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12 April 2006

US funds vanish for theater of the deaf

A 2000 production of Dylan Thomas'
"A Child's Christmas in Wales"
by the National Theater of the Deaf.
(Photo from theatrical lighting designer
Susan Hamburger.)

The New York Times
Wednesday 12 April 2006

Deaf Theater Troupes
Reel From Federal Cuts


Several deaf-theater groups are struggling to stay afloat after the federal government mysteriously cut funds for cultural programs for the deaf around the country 16 months ago.

Officials at the Department of Education, which administered a the program that distributed some $2 million a year in grants, said they did not see the change coming and did not know who in Congress had ordered the cut in December 2004. "All we know is that we no longer have the authority" to award those grants, said Lou Danielson, the research director for the Office of Special Education Programs.

Congressional aides in the offices of Senators Christopher J. Dodd of Connecticut and Tom Harkin of Iowa, both Democrats who have been trying to reinstate the funds, said they had no idea who pulled the plug or why.

The program was part of landmark legislation that promised people with disabilities equal educational opportunities. But without the grants, the affected organizations, which produce theatrical fare seen in schools, libraries and other public places throughout the country, are worried about staying solvent.

The National Theater of the Deaf, based in West Hartford, Connecticut, the group that many credit with pioneering the field, had been getting $687,000 a year from Washington until the last of its federal grants ran out in mid-2005. Since 1967, it has been producing shows that feature deaf and hearing actors who communicate in a combination of American Sign Language and spoken English. The company estimates that its shows have been seen by 3.5 million people throughout the world. Now the theater has gone two years without putting on a show for adults and without conducting its summer training academy for deaf and hard-of-hearing actors.

"Right now, we're looking just to keep the theater alive," said Paul L. Winters, the group's executive director. "It's a national treasure that we would hate to lose."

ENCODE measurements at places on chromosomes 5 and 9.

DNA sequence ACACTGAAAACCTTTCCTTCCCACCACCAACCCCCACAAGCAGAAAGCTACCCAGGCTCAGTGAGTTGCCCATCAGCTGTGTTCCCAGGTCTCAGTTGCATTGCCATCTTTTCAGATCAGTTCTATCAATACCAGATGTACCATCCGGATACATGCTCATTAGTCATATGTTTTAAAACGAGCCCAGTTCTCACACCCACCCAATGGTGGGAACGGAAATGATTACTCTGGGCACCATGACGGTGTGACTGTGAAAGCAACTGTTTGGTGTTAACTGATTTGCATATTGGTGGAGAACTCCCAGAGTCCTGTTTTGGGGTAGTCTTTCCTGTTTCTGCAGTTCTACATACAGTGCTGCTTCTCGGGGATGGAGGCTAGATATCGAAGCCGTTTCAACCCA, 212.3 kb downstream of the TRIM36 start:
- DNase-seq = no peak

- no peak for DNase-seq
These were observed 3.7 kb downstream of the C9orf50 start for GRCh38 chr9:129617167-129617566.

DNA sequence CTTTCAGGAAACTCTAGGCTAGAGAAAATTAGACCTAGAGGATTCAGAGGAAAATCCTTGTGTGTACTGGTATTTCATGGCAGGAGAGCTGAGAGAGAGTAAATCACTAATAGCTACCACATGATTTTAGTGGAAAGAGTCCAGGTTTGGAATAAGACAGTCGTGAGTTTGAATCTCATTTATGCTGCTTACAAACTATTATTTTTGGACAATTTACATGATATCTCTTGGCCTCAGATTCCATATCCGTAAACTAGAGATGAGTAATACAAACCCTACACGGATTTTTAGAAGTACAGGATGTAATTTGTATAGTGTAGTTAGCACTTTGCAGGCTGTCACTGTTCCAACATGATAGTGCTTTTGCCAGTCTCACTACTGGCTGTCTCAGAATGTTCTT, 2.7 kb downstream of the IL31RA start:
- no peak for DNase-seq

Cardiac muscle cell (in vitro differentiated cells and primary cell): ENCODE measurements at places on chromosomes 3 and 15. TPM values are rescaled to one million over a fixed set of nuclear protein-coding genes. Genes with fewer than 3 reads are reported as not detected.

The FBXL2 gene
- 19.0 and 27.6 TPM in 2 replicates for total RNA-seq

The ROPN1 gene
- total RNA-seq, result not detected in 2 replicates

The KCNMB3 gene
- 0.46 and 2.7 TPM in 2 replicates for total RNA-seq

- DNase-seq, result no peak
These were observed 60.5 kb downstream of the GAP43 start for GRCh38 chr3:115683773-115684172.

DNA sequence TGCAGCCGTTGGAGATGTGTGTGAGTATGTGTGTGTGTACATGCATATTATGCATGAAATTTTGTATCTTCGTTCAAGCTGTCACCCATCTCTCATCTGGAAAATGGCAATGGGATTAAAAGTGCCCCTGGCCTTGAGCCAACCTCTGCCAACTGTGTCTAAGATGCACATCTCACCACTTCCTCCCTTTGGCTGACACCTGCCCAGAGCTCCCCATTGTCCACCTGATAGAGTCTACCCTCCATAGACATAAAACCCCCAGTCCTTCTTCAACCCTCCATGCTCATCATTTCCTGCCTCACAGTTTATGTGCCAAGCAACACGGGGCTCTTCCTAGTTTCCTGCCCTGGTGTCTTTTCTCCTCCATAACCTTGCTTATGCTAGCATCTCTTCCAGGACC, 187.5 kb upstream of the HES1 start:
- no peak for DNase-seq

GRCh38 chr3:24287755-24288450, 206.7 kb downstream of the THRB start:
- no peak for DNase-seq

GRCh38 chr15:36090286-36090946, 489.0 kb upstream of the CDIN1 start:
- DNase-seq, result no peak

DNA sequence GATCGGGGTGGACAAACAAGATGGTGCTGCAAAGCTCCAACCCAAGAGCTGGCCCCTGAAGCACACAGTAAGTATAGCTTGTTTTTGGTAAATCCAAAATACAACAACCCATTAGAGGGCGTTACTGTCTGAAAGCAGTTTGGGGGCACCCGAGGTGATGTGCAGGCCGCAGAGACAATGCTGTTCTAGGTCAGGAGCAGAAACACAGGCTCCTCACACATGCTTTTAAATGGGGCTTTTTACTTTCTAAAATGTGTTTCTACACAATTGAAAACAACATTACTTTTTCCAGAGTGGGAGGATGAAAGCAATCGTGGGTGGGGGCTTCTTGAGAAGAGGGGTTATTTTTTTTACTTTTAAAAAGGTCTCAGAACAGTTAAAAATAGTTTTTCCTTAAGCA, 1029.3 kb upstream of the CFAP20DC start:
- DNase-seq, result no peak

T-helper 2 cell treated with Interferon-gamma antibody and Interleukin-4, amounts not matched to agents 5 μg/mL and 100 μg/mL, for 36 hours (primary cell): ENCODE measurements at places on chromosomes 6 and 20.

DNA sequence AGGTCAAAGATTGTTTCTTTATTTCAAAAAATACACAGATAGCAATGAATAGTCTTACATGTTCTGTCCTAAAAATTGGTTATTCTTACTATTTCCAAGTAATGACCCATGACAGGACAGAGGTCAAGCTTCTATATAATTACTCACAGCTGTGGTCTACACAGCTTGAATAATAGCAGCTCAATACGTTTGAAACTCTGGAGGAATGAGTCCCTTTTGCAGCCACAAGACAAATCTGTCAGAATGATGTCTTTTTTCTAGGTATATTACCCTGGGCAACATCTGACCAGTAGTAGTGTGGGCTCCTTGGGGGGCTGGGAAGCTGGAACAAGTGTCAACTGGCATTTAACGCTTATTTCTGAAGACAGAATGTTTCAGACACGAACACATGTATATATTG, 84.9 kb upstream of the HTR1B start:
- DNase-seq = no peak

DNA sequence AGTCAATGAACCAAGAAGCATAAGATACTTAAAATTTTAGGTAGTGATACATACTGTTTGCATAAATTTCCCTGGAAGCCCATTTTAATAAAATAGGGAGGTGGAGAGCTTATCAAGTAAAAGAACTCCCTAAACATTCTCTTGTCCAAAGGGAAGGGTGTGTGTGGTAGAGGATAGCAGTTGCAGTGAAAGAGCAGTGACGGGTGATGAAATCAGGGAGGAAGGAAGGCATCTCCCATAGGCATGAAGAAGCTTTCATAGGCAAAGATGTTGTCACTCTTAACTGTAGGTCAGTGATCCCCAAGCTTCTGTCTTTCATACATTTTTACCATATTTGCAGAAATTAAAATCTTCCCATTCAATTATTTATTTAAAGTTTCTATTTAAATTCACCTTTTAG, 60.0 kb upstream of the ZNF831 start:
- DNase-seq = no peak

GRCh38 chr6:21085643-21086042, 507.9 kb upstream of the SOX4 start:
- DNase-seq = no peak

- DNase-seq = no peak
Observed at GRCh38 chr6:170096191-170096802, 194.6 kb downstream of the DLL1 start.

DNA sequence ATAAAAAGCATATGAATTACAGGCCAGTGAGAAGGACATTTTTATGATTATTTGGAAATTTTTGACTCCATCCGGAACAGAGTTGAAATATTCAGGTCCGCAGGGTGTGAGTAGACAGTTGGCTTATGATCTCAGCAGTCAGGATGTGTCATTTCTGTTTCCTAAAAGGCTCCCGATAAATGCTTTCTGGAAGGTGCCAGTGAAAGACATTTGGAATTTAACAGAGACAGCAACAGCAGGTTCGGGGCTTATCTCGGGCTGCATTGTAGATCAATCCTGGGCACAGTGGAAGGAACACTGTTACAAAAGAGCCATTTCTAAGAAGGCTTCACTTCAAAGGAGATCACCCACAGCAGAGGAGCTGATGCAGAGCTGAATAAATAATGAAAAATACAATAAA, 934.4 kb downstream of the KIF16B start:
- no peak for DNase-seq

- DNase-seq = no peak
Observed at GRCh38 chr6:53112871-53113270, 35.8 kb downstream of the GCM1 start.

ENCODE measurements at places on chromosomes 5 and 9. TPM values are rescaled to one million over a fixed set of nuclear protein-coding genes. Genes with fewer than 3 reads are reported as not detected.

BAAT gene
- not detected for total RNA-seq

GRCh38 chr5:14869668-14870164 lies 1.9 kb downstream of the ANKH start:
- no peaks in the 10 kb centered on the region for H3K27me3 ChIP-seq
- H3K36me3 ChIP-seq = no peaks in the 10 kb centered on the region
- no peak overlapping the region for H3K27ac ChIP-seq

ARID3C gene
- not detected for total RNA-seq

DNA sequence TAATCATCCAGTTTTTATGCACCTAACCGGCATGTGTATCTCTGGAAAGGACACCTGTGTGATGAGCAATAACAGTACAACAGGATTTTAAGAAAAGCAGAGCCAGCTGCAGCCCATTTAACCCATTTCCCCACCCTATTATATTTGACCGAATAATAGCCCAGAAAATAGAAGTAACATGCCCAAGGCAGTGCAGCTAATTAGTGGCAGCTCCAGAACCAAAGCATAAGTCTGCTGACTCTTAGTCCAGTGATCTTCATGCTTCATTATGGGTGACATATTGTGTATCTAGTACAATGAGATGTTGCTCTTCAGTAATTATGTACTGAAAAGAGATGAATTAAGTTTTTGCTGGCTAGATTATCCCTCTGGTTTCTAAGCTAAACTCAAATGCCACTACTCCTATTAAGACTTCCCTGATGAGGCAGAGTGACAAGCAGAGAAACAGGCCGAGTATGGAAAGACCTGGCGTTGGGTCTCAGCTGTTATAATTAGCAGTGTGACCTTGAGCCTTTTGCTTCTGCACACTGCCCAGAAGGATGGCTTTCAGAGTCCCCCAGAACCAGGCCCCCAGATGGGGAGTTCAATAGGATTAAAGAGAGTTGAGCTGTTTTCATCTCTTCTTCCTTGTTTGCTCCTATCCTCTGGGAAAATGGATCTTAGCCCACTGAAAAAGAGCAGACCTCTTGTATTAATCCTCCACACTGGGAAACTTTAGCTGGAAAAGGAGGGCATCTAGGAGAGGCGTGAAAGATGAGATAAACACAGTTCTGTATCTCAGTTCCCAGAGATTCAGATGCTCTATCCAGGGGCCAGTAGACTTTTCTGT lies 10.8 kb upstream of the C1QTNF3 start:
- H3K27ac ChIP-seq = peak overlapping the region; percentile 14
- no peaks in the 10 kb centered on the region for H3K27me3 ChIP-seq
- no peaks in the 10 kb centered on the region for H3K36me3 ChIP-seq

In North Hollywood, Calif., the Deaf West Theater Company, which won critical acclaim for its adaptation of the Tony Award-winning musical "Big River," which went to Broadway in 2003, is having to make do without the $800,000 a year that Washington was sending its way. When the show toured Washington after playing on Broadway, the first lady, Laura Bush, included it in a special presidential gala last summer, where both she and the education secretary, Margaret Spellings, praised it generously.

"Somebody, somewhere, must have been looking for every penny they could, because it's not a lot of money," said Deaf West's managing director, Bill O'Brien, referring to the $2 million that Washington was doling out each year to qualified cultural programs for the deaf. Other community and educational organizations in or near New York, Chicago, Hartford, Seattle, San Francisco and Washington had also received five- and six-figure grants and are now feeling the pinch.

The money they lost was cut from the 2004 reauthorization bill for the Individuals with Disabilities Education Act, which had allowed the Office of Special Education Programs to award discretionary grants to organizations that provide cultural experiences that "enrich the lives of deaf and hard-of-hearing children and adults." That group, according to federal estimates, can range anywhere from a small fraction of 1 percent of the population up to about 3 percent, depending on the extent of the hearing loss; if everyone who reports any hearing difficulty is included, the estimates rise as high as 14 percent.

The Dec. 22, 2004, e-mail message that notified Dr. Winters of the impending change offered no rationale for it, but closed with a cheery "Holiday Greetings!"

Since then, he has been trying to keep his organization afloat. Not only did he put himself on furlough to cut his pay last year from $75,000 to $48,500, but he also takes his turn with the scrub brush every fifth week to clean toilets at the cottage his theater company leases for its headquarters from the American School for the Deaf in West Hartford.

Financial statements show he has cut costs to $560,000 in the fiscal year that ended on March 31, 2005, from the $1 million that was spent in fiscal 2004, his first year at the helm. Since then, he has furloughed staff members whenever schools were closed to rein in the payroll, and he forgives his deaf colleagues who refer to him in American Sign Language with the same slashing motion that denotes the word "ax."

Today, his company's slimmed-down theatrical offerings revolve mostly around the Little Theater of the Deaf, which stages children's shows that can be understood by the hearing and the hearing-impaired. At a recent performance at New City Elementary School in Rockland County, N.Y., students had prepared for the event by learning about American Sign Language; they practiced applauding by fluttering their fingers overhead. The show was called "Fingers Around the World -- Next Stop: South of the Border," and the dialogue veered from spoken English and Spanish to American Sign Language and Mexican Sign Language.

"Are you a talking cactus?" Naomi Ekperigin asked Christopher DeSouza, who took on extra parts in the show to save the cost of an additional cast member.

"I'm a signing cactus," he corrected her.

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